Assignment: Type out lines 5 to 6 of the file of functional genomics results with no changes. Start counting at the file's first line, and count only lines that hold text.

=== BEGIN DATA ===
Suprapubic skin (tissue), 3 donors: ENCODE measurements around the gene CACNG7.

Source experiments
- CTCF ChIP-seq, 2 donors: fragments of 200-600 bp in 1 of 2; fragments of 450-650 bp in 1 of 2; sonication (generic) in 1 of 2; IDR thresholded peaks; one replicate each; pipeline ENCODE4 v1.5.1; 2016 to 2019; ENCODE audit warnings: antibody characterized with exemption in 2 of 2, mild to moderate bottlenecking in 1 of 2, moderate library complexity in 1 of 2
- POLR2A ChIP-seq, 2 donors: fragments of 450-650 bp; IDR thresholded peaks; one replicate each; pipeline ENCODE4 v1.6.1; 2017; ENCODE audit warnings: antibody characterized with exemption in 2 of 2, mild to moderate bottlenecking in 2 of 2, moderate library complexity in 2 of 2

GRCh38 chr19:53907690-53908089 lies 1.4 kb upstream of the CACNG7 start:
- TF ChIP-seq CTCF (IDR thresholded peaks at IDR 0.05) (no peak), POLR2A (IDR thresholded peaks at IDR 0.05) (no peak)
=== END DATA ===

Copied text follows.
GRCh38 chr19:53907690-53908089 lies 1.4 kb upstream of the CACNG7 start:
- TF ChIP-seq CTCF (IDR thresholded peaks at IDR 0.05) (no peak), POLR2A (IDR thresholded peaks at IDR 0.05) (no peak)